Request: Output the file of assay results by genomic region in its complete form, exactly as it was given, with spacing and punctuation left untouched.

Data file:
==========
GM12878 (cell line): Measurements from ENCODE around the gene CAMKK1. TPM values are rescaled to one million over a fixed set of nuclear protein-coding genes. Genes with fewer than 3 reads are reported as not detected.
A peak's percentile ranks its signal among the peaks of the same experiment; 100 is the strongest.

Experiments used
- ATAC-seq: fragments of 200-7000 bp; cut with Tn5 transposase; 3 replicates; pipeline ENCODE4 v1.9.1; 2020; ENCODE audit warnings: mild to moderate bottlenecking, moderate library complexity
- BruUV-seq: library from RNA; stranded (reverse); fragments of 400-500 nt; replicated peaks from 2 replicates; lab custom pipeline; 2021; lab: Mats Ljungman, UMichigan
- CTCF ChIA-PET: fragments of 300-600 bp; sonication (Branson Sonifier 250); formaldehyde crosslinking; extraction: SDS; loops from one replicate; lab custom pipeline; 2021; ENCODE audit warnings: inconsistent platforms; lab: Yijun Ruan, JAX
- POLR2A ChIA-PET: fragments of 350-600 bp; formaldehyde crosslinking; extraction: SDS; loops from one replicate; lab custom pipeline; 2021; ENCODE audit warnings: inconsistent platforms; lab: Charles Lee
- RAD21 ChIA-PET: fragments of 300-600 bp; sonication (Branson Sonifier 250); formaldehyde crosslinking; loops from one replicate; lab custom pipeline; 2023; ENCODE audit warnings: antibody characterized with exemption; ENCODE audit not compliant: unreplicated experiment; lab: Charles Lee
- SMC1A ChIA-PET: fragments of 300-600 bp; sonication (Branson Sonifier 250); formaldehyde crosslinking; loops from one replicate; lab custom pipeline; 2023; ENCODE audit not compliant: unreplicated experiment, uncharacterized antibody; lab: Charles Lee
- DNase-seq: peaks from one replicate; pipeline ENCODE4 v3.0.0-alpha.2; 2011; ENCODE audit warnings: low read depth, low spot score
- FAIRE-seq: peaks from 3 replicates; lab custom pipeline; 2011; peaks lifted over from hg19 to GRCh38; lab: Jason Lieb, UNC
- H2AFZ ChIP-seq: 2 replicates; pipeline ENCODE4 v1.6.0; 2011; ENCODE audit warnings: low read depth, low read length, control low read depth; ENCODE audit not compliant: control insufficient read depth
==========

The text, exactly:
GM12878 (cell line): Measurements from ENCODE around the gene CAMKK1. TPM values are rescaled to one million over a fixed set of nuclear protein-coding genes. Genes with fewer than 3 reads are reported as not detected.
A peak's percentile ranks its signal among the peaks of the same experiment; 100 is the strongest.

Experiments used
- ATAC-seq: fragments of 200-7000 bp; cut with Tn5 transposase; 3 replicates; pipeline ENCODE4 v1.9.1; 2020; ENCODE audit warnings: mild to moderate bottlenecking, moderate library complexity
- BruUV-seq: library from RNA; stranded (reverse); fragments of 400-500 nt; replicated peaks from 2 replicates; lab custom pipeline; 2021; lab: Mats Ljungman, UMichigan
- CTCF ChIA-PET: fragments of 300-600 bp; sonication (Branson Sonifier 250); formaldehyde crosslinking; extraction: SDS; loops from one replicate; lab custom pipeline; 2021; ENCODE audit warnings: inconsistent platforms; lab: Yijun Ruan, JAX
- POLR2A ChIA-PET: fragments of 350-600 bp; formaldehyde crosslinking; extraction: SDS; loops from one replicate; lab custom pipeline; 2021; ENCODE audit warnings: inconsistent platforms; lab: Charles Lee
- RAD21 ChIA-PET: fragments of 300-600 bp; sonication (Branson Sonifier 250); formaldehyde crosslinking; loops from one replicate; lab custom pipeline; 2023; ENCODE audit warnings: antibody characterized with exemption; ENCODE audit not compliant: unreplicated experiment; lab: Charles Lee
- SMC1A ChIA-PET: fragments of 300-600 bp; sonication (Branson Sonifier 250); formaldehyde crosslinking; loops from one replicate; lab custom pipeline; 2023; ENCODE audit not compliant: unreplicated experiment, uncharacterized antibody; lab: Charles Lee
- DNase-seq: peaks from one replicate; pipeline ENCODE4 v3.0.0-alpha.2; 2011; ENCODE audit warnings: low read depth, low spot score
- FAIRE-seq: peaks from 3 replicates; lab custom pipeline; 2011; peaks lifted over from hg19 to GRCh38; lab: Jason Lieb, UNC
- H2AFZ ChIP-seq: 2 replicates; pipeline ENCODE4 v1.6.0; 2011; ENCODE audit warnings: low read depth, low read length, control low read depth; ENCODE audit not compliant: control insufficient read depth